A question for the American Medical Association: What were you thinking?
Despite the national news media’s near-complete refusal to report it, the news was no less real. United Healthcare, a managed care health services company based in Minnesota, is underway with laying-off “thousands” of physicians in Connecticut.
The reason? The company won’t dare say this, but they had to do something to stave-off their decline in revenues, a phenomenon brought about by – you guessed it – the new federal healthcare law, AKA “Obamacare.”
President Obama once famously promised “if you like your doctor, you can keep your doctor,” but that promise is not being kept for Medicare patients in Connecticut. The physicians who are losing their employment are specifically assigned to treat Medicare benefits’ recipients there. And this may be only the beginning of Medicare patients “losing their doctor,” because the Obamacare law reduces funding for the elderly and disabled recipients of Medicare benefits, just as it takes-on the burden of funding new websites, databases, subsidies for those who will receive health insurance “for free,” and lots and lots of new federal “administrators.”
The sad truth, though, is that the association that purports to represent the entire medical profession – the “AMA” – actually supported Obamacare for a time, before they officially and viscerally opposed it. And ironically, they opposed Medicare before they officially and viscerally supported it. Without any particular commitments to economic principles and with a seemingly naïve understanding of public policy, the AMA has welcomed the government’s encroaching control over their profession.
It started in the early 1960’s when the idea of Medicare was first proposed. The AMA warned their members that the government’s “intrusion” in to their profession could disrupt doctor-patient relationships, and lobbied Congress against passage of the Medicare legislation.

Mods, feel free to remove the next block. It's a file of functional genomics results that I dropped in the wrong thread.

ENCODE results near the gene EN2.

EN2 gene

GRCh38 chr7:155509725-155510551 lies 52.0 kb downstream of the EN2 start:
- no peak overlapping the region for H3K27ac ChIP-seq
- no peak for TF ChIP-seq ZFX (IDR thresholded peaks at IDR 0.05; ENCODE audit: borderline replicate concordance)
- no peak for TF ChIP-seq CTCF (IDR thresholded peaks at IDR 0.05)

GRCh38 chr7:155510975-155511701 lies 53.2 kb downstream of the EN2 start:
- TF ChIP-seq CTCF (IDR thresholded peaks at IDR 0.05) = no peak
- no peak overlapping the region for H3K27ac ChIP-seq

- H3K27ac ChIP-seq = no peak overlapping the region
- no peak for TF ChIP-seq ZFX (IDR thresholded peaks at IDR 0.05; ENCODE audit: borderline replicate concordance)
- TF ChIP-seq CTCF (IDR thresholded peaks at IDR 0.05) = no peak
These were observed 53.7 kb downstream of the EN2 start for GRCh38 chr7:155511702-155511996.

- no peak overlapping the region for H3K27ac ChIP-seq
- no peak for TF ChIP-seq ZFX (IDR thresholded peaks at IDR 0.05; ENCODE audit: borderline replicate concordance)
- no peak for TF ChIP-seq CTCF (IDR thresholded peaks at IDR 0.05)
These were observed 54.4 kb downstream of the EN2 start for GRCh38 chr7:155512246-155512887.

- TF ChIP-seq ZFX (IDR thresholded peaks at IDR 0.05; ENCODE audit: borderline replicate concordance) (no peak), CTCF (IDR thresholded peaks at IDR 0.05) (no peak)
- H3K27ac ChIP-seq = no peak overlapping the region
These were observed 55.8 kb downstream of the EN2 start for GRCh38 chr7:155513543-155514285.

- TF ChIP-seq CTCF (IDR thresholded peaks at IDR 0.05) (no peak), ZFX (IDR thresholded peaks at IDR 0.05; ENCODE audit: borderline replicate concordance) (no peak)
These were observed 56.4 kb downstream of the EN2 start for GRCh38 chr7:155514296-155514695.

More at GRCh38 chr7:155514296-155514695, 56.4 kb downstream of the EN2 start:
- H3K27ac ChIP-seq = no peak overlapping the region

But soon after the implementation of Medicare, the AMA recognized the benefits of the government’s steady stream of revenues and began to support it. And for most of the last half-century or so the AMA has aggressively lobbied Congress against any and all proposed Medicare funding reductions.
In 2009 when Obamacare was originally proposed, the association opposed the idea. By 2010, however, amid social pressure and promises of good times for physicians from the administration, the AMA decided that they sort of agreed to the Obamacare “in principle,” and refused to oppose it. Then in 2012, after Obamacare had become law and a couple of months before the November presidential election, the AMA came out in full-force opposing Obamacare while urging its members to vote for Mitt Romney.
Too little, too late, AMA. As President Thomas Jefferson once said, “a government big enough to give you everything you want is a government big enough to take away everything you have,” and the results of the AMA’s foolish flirtation with the government’s redistribution of economic resources illustrates this profound truth vividly.
As if this folly isn’t sufficiently tragic, consider this: as featured on the Fox Newschannel, a private corporation called “Benefits Coordinators” is on the prowl for prospective staffers to educate government employees on how to utilize their health insurance benefits. Apparently the health benefits plans that the federal government offers its employees is so circuitous and confusing that the government “had to” hire a private corporation to educate the recipients on how to use the benefits.
The company advertises earnings of “$120,00 to $180,000 a year” for this kind of work. And the expansion of the administrators’ roster is happening in the same week as the reduction of the physicians’ list.
Our government is well on its way to producing less healthcare and more bureaucratic red tape, all the while the cost of healthcare rises for those who actually pay for it. Will Americans ever wake up to the most basic principles of economic and public policy issues? Or will we continue to childishly continue to believe in the magical promises of politicians?